Crowd funding is an excellent means of identifying projects held to be of merit by the general public and also funding them. So what does this mean for a firm such as Beca?

Crowd funding is an approach where typically someone with a new idea they can’t bring into being on their own can go out to the world at large and 'pitch' that idea. The world at large can then contribute to the idea financially, usually for some kind of expected return once the project is over: a product, an acknowledgement or maybe even some creative control. It’s resulted in many strange and wonderful things happening that otherwise wouldn’t have happened and allows individual backers to feel a sense of ownership and contribution towards something they personally value.

All of these positive things are not the best part about crowd funding, though. I believe crowd funding is great because for the first time ever we are able to use direct democracy to assess the merit of individual ideas and then pursue them as a community.

So what do I mean by 'direct democracy'?
When the Internet first demonstrated that we could connect millions of people together in real time, researchers theorised this could be the birth of a true direct democracy. The idea is that as you walk out your door in the morning, you could vote on the issues of the day, what we as a society should do about any given issue. Power to the people!

The reason that didn’t happen is your average person, even the above average person is not able to keep themselves informed enough on all issues and so people, when given the choice, will just take a wild stab, making direct democracy meaningless at best and dangerous at worst.

Research has found that when people are required to 'bet' their own money on an idea, however, they tend to take the time to research it. This is why prediction markets are more accurate at predicting the outcome of an election than polls: people have skin in the game, and are more likely to think critically and select the most likely outcome.

Crowd funding, it seems, is an excellent means of identifying projects held to be of merit by the general public and also funding them. So what does this mean for a firm such as Beca? What does this have to do with big capital projects or civil infrastructure projects?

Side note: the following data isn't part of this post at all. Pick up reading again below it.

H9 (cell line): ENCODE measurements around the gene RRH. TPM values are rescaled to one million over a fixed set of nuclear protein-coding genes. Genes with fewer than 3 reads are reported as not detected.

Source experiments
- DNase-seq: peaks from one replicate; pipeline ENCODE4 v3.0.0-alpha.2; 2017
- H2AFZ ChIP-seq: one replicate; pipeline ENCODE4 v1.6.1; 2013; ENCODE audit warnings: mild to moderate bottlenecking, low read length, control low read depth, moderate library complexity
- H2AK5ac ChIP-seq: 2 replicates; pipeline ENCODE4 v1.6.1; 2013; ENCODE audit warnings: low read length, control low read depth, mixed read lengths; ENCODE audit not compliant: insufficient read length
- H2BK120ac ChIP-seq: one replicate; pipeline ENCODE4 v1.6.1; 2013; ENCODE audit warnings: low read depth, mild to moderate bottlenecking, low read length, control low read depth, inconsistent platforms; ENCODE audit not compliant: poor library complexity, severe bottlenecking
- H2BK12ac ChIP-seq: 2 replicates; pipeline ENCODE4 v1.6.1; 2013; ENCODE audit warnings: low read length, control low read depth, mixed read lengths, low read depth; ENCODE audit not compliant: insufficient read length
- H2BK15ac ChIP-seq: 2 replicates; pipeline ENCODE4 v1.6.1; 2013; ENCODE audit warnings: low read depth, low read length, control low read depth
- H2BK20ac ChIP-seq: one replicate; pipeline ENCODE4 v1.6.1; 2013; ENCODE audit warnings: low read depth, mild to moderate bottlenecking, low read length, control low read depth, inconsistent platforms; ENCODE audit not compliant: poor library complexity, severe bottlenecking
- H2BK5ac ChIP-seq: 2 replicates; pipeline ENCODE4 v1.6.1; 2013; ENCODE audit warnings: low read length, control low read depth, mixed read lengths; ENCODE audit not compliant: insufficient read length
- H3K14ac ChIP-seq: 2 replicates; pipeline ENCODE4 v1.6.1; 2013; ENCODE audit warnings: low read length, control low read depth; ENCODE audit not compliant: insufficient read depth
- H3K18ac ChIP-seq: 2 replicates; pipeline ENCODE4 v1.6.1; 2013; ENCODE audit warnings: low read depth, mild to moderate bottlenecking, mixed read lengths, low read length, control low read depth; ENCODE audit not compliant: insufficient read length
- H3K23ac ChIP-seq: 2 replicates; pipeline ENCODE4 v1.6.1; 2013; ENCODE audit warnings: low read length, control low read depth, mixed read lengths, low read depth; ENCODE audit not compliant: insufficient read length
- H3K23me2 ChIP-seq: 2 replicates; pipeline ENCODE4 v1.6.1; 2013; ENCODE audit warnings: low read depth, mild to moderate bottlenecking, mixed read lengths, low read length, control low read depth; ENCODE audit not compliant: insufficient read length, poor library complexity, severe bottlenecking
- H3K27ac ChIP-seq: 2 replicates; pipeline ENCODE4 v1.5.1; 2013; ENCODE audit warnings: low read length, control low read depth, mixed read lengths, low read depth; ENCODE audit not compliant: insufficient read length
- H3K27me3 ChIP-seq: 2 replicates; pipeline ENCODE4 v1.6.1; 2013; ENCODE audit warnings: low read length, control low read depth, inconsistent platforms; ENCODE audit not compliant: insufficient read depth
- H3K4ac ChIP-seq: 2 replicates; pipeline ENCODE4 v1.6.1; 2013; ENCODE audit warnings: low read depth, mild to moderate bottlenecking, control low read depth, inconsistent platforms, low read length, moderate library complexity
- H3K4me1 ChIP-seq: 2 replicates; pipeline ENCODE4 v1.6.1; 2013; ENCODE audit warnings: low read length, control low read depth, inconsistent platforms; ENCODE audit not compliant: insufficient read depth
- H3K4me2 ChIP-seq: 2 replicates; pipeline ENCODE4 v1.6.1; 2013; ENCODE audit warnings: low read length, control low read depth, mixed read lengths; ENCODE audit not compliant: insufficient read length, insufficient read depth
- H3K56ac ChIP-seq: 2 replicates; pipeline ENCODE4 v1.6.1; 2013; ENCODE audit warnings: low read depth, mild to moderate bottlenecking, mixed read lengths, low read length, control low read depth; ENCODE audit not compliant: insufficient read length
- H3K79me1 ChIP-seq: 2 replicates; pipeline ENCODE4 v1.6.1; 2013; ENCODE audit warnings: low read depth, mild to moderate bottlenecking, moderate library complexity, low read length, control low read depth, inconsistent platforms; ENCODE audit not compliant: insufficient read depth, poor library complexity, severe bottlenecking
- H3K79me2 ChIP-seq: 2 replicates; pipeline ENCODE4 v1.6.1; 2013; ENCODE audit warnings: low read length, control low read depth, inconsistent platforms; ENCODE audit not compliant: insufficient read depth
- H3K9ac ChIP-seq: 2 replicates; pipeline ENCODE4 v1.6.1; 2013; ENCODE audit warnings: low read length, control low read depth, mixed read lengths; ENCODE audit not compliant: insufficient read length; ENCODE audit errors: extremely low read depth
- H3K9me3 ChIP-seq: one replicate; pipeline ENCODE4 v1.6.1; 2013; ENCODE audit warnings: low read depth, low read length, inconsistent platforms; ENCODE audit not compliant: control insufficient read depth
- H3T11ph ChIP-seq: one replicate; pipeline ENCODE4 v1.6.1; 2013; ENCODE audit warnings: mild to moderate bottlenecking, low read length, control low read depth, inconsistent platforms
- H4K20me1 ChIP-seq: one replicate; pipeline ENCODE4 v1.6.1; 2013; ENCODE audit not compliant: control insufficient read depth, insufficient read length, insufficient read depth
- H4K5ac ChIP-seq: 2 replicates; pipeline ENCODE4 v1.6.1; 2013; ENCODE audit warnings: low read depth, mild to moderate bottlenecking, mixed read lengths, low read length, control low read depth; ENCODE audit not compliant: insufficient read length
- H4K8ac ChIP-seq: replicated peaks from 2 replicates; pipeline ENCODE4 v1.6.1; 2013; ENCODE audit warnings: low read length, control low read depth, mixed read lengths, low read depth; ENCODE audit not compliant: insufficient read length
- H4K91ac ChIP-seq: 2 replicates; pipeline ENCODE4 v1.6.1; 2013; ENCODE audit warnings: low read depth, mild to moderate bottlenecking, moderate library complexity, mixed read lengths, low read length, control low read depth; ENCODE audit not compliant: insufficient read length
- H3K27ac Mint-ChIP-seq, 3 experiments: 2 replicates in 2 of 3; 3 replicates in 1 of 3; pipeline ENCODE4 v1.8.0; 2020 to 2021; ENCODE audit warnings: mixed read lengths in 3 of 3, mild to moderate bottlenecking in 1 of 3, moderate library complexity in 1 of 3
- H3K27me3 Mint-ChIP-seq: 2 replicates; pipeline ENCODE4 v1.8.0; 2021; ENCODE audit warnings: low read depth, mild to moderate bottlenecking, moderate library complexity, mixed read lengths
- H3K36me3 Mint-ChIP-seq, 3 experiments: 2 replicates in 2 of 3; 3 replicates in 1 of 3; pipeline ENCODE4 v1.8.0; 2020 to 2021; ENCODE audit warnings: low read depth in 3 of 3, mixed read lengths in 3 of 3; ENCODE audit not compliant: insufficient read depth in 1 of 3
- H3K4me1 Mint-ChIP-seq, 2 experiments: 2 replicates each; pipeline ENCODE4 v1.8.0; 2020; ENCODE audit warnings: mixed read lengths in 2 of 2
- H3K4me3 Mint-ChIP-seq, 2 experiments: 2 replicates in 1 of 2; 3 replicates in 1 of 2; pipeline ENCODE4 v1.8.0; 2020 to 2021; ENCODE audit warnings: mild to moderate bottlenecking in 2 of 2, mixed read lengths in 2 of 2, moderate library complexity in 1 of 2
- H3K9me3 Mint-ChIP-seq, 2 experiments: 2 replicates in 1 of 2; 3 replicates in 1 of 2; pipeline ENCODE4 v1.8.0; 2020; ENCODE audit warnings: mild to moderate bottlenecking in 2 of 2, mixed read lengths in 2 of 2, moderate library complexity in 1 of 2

Crowd funding for large-scale projects
Well, the concept is not limited to technology items and board games. The first crowd funded skyscraper (Bogota, Colombia) just put the last floor in place last year. The people of Rotterdam funded the Luchtsingel bridge for the privilege of having their name on it has been set up specifically to promote the crowd funding of civil projects in the UK.

Imagine a world where the public at large decide they want to upgrade a significant piece of infrastructure like a road or a school, and then funded most of it themselves. How does this change our world?

Well, for starters it’s not as simple as having lots of money and a great idea, you also need the skills, processes and relationships in place to actually follow through and deliver such a project. Organisations such as Beca are well suited to this kind of enterprise, but with a few key changes.

We go from stakeholders of a few key government bureaucrats to potentially everyone on the planet. Also, rather than being engaged at the point when the Government or a large organisation wants to build an infrastructure project, we can engage ourselves: coming up with the concept, selling the concept and delivering the concept, all not for a single aligned entity, but to many fractured stakeholders. The consultation activity therefore becomes even more critical to the success of the project, and more difficult.

Imagine if Beca approached the entire population of a country to secure funding to address an infrastructure problem we ourselves had identified. We convince the government to fund dollar-for-dollar (or even just some percentage) of what the general public is putting in. We come up with the concept, market it to the people, collect the funding, manage the project bring together the talent required to make it happen and then deliver it to the public for their usage.

I believe this is part of our future as a society in general and Beca specifically as the people who can make it happen.

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Stephen Witherden

Technical Director - Software Engineering

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